When my mom tried to leave, I completely lost it. I sobbed and screamed and shook and implored. She tried to reason with me, to tell me that I would be fine. That it would be okay. I didn’t believe her.
Eventually, she made the 400 necessary phone calls and found someone who was willing to drop everything and come over. And I can still feel the absolute relief I felt at that moment- the solace of knowing that I would not be alone.
I don’t know how this fear became so entrenched in me, and I don’t know how I managed to pass it along to my son. I hope I can teach him that it’s okay to be alone. That, sometimes, alone is wonderful.
But until then, I will teach him that I am here. That he is loved and supported by his family. That we are watching out for him. And that even when those elevator doors close on him, we’ll be waiting on the other side.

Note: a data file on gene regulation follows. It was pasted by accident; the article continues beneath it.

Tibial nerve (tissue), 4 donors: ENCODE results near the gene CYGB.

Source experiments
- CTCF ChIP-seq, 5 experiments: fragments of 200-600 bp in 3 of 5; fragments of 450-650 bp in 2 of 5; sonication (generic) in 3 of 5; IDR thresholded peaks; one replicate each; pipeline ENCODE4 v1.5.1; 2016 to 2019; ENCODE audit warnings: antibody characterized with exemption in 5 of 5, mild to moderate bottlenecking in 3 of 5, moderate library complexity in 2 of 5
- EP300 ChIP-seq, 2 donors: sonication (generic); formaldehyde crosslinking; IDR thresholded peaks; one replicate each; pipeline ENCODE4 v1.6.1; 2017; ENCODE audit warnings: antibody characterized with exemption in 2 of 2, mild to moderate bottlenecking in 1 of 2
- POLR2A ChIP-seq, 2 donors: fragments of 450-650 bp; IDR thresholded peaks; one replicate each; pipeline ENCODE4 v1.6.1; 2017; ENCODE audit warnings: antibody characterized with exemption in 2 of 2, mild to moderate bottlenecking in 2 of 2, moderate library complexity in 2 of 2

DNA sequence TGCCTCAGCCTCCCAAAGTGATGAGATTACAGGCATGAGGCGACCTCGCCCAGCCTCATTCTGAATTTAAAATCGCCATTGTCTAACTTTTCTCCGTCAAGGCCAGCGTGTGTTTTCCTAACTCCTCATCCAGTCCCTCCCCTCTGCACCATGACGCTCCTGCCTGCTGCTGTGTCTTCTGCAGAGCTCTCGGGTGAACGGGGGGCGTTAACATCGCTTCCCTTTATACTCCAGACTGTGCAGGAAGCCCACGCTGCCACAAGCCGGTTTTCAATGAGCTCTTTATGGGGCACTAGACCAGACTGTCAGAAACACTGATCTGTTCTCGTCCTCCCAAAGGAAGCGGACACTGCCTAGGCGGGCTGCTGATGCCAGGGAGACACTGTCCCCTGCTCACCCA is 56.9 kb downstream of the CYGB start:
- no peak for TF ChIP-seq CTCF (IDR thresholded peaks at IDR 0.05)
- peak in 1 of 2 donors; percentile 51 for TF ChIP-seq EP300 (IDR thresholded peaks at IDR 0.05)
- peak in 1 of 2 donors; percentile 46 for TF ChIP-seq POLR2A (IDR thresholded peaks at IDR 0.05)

Shannon Brugh has appeared in Brain, Child Magazine, The Huffington Post, Rattle and Pen, where she is a regular contributor, and Luna Luna Magazine, where she is a staff writer. She is a feminist, a mother, a teacher, and a lover of art and humanity. She currently live in Seattle, WA with her husband and two young sons.
Featured photo credit: katy tuttle photography
This is a beautifully written, love-filled story. I do think our fears are passed on to
our children if we’re not careful. I think the trick is to deal with our owns fears first and then we won’t react out of fear in front of our kids. I grew up with a really fearful mother and was afraid of everything, until I sought help. Living in fear tears you down. When my kids were born my husband and I committed ourselves to raising them into adults. We never said “we’re raising children” because we didn’t want them to be adult children one day, we wanted them to be strong, secure, confident adults. And they are, and it wasn’t always easy, and I had to stuff my fist in my mouth many times so that I wouldnt dump all my fears and insecurities on them. I wish you the best in raising your beautiful boys to be adults.
I loved your story.